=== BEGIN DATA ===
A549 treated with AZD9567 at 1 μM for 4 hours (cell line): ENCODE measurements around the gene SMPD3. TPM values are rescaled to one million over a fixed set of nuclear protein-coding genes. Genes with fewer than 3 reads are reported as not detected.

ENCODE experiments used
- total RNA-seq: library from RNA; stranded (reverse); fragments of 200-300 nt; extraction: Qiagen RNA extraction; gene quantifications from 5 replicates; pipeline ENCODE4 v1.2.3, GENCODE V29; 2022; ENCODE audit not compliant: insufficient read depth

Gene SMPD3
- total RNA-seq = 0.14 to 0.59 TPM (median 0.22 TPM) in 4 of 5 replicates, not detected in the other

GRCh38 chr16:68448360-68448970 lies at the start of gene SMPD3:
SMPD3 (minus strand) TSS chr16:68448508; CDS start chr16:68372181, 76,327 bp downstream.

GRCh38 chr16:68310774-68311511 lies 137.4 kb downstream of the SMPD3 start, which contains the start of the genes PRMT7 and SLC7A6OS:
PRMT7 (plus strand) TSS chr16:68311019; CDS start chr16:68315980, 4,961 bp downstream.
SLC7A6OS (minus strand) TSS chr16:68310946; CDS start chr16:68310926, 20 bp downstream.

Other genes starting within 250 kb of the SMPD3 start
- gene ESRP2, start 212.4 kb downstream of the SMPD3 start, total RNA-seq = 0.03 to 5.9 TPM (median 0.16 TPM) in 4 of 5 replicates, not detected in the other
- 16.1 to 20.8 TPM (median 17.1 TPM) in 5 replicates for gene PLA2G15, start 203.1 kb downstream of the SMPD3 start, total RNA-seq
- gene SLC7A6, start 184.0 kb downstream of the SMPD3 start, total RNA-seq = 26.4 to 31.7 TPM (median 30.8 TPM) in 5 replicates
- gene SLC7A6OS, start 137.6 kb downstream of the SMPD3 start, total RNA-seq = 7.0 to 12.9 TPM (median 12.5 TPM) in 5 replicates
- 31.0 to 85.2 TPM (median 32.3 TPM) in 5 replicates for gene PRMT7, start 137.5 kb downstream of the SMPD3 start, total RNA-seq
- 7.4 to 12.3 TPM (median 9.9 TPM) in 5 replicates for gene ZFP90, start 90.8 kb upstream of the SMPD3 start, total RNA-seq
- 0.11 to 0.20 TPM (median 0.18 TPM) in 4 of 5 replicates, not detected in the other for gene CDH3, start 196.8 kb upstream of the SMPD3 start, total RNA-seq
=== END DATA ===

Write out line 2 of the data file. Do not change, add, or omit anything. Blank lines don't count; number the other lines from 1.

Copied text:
ENCODE experiments used